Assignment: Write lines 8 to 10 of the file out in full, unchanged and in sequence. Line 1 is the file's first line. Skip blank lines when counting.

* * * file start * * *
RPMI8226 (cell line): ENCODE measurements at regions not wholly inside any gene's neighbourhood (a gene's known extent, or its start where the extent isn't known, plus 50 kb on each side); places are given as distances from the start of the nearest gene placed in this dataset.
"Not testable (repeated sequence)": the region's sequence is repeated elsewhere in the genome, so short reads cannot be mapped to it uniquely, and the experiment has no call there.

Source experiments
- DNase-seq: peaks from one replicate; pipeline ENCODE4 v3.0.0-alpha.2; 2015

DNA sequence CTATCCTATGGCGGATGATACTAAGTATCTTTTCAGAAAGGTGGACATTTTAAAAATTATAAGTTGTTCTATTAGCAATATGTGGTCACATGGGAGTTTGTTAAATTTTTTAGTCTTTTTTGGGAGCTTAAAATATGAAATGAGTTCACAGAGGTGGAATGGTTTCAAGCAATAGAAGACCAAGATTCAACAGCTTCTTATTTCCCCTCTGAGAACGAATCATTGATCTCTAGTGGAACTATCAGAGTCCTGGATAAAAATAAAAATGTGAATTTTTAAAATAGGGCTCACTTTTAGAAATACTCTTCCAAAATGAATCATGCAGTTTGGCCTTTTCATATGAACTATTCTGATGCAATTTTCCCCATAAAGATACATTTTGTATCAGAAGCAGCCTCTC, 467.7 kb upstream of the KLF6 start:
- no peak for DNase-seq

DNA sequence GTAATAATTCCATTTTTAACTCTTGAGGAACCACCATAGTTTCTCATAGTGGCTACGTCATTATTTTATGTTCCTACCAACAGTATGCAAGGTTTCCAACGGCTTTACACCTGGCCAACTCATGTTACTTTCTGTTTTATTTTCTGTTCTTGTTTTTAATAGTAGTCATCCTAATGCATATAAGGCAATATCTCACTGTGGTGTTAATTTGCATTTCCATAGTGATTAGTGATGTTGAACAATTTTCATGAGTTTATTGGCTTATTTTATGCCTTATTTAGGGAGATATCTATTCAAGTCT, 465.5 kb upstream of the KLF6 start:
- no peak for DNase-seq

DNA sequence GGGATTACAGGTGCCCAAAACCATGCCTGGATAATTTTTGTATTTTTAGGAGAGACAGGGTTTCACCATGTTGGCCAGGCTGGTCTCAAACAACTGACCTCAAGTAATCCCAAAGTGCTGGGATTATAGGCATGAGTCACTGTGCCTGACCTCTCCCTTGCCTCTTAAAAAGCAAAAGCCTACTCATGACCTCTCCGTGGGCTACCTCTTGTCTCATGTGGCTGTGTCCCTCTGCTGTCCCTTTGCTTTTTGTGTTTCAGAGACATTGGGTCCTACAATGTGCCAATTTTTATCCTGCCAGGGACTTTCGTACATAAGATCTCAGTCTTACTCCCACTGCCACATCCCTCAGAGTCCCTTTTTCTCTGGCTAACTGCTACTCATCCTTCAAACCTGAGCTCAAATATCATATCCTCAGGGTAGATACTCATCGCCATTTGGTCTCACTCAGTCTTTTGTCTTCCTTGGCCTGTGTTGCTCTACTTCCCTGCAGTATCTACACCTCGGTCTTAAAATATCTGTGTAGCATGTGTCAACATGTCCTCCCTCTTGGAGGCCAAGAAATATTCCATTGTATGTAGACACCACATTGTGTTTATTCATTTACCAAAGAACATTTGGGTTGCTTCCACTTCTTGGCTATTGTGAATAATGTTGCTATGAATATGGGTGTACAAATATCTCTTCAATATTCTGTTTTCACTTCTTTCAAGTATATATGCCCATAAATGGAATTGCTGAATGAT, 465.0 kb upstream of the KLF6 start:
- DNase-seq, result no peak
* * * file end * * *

- no peak for DNase-seq

DNA sequence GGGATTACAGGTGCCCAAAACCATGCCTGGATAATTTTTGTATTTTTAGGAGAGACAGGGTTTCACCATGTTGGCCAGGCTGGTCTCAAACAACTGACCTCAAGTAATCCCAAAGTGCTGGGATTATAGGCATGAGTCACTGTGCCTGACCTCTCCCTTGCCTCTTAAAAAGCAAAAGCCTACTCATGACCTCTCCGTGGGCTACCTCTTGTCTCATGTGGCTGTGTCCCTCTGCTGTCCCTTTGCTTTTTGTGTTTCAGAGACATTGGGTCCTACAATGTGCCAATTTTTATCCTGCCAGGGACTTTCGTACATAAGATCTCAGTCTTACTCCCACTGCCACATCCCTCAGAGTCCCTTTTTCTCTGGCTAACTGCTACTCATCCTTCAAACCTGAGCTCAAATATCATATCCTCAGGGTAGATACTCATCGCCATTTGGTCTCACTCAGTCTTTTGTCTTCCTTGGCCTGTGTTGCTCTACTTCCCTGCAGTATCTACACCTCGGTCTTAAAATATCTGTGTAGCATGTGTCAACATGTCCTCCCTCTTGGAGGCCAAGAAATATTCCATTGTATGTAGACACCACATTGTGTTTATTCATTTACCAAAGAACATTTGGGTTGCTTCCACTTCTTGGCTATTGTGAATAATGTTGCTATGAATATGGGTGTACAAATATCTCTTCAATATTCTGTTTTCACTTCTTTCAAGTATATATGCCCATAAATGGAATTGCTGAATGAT, 465.0 kb upstream of the KLF6 start:
- DNase-seq, result no peak